money' lenders: The source for last-resort loans|
A hard money
lender, on the other hand, may be willing to give that person a new loan. The
customer can use it to pay off the original lender, gaining enough time to sell
the property and find a new place to live. Borrowers who miss payments because
of temporary problems, such as a job loss, can benefit, too. They can use the
breathing room a hard money loan provides to rebuild their credit. By making payments
on time for a year or two, they'll lay the groundwork for a future refinance into
a more favorable loan.
"These are temporary fix loans. That's all
they are -- to help people get out of a bad situation," says Kirk Johnson, a mortgage
broker with Sierra Funding Corp. in Denver. If
you find one -- be prepared to pay
That said, hard money borrowers
face a steep hill to climb. For starters, hard money lenders can be difficult
to find. Most operate only within limited geographical areas because they like
to see the properties they're lending against personally and know the area around
them. Borrowers can try calling around to various mortgage brokers, some of whom
have private investors who do hard money loans or know of people who do. Or, they
can check their local newspaper's classified advertisement section. Many papers
have listings that read something like this: "Can't get a loan? Call Us. Private
Customers who can find a hard
money lender shouldn't expect to be offered grade-A terms, though. Private money
mortgages typically have rates well into the double-digits and often come with
several upfront points. People who don't own at least 30 percent or 40 percent
of their homes probably won't even be able to get a loan. That's because hard
money lenders limit borrowers' loan-to-value ratios so they can still make money
off their properties if they have to foreclose. Consumers need to watch out for
"loan-to-own" predators, too. They structure hard money loans in such ways that
borrowers inevitably fail just so they can take possession of their homes and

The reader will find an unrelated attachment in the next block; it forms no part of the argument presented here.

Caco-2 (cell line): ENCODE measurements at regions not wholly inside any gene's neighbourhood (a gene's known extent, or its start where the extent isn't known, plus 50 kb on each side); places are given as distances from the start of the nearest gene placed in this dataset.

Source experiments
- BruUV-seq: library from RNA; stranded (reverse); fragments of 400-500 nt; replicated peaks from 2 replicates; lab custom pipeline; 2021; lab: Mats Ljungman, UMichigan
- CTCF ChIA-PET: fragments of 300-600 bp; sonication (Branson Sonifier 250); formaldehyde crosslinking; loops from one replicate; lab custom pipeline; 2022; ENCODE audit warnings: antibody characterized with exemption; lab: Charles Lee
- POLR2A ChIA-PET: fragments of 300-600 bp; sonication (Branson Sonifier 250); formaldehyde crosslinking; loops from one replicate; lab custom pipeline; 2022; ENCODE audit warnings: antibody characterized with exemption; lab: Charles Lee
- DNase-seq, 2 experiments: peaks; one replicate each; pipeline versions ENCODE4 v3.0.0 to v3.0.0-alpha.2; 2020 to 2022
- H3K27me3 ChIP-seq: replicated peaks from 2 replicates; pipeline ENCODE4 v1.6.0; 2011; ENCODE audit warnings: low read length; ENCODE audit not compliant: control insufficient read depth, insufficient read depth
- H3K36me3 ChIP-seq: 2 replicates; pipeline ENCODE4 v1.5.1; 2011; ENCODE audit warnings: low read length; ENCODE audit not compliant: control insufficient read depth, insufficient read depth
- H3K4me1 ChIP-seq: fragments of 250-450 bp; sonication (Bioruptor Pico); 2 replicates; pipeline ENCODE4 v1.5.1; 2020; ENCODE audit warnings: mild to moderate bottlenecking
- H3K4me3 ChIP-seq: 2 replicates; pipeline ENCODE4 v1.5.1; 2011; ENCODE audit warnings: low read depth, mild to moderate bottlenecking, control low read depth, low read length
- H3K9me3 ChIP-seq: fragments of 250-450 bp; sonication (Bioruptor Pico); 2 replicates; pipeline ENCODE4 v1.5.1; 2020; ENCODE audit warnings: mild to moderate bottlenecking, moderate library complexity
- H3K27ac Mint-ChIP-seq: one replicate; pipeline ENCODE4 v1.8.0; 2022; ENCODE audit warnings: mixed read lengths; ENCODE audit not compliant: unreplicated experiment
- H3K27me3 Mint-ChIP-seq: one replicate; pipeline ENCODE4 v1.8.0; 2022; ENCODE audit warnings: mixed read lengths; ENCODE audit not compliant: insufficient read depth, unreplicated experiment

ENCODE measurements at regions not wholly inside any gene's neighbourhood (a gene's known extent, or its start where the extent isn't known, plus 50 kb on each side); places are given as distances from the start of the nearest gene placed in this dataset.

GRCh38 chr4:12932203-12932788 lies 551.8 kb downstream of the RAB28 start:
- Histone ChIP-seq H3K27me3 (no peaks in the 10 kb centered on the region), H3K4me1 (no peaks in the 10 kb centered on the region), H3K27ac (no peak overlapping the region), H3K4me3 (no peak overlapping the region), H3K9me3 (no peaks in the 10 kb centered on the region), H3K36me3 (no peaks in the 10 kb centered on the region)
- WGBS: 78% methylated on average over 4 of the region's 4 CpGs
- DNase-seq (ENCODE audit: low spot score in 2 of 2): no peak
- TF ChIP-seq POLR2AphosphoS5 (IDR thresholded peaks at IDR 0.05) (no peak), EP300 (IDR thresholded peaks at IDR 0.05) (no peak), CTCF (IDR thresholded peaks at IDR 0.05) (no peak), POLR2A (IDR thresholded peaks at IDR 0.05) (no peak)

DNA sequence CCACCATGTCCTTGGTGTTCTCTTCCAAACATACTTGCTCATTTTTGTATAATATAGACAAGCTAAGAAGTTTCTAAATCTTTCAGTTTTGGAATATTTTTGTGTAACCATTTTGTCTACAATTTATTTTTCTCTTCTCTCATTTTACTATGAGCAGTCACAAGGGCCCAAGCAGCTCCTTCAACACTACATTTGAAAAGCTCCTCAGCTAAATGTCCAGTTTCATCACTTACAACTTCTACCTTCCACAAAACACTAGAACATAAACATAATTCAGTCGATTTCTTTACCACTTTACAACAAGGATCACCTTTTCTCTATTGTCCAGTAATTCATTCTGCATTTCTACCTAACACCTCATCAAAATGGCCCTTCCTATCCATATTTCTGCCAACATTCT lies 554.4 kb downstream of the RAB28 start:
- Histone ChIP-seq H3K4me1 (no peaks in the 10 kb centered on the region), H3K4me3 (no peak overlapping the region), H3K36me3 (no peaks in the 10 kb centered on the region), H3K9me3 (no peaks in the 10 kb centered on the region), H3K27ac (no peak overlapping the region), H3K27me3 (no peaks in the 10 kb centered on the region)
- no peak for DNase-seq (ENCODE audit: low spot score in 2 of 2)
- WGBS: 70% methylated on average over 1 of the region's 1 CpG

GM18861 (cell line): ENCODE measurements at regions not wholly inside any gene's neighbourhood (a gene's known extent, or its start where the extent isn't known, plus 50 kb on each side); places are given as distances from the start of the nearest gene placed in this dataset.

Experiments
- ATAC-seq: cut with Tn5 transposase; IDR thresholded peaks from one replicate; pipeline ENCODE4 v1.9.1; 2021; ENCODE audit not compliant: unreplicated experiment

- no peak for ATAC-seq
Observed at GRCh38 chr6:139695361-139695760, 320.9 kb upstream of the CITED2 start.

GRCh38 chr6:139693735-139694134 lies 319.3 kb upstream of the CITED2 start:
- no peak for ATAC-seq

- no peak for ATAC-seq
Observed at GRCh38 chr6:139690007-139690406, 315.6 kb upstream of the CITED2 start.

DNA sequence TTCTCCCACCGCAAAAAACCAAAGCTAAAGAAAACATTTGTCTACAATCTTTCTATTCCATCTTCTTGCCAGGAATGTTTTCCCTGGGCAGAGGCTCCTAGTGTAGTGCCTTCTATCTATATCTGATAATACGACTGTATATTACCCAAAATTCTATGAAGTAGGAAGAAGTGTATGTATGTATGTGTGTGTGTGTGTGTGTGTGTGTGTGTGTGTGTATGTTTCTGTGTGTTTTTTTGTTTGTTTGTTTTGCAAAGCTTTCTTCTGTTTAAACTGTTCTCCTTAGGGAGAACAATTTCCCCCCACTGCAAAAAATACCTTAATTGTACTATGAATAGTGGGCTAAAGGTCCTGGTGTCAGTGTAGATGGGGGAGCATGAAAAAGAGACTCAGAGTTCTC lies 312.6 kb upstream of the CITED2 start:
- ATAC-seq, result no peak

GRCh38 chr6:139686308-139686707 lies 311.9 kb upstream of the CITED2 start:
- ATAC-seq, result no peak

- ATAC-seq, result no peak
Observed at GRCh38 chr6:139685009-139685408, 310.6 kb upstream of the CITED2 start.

profit off their sale.
"It's kind of the same
rules you get on any loan -- clearly understand what it is you're getting into.
Understand what the fees are and what the actual cost of the money is to you,"
Thompson says. "Be smart."
Despite the pitfalls,
lenders say that hard money loans can provide borrowers a lifeline in times of
need. Consumers just need to make sure their loans will help get them out of debt,
not bury them even further.
"If a property in
a subdivision is worth $100,000, the loan-to-value on a hard money loan may be
50 percent to 65 percent, so maybe $65,000 maximum on a first mortgage is loaned
against the property" to pay off the old lender who's preparing to foreclose,
says Robin Snyder, president of Mortgage Bankers Ltd.
"That does not mean that that customer
can't take the property and sell it tomorrow for $100,000 and reap the benefits
of that additional $35,000," he adds. "A person is better off paying 14 percent,
or a higher rate than the normal rate of 9 or 10, to keep the property rather
than lose it. Or say you don't get $100,000 for it, you get 90. Ninety is better
money' loan costs and terms
Kirk Johnson, mortgage broker, Sierra Funding Corp.;
Robin Snyder, president,
Mortgage Bankers, Ltd.; Brandon Thompson, private money broker.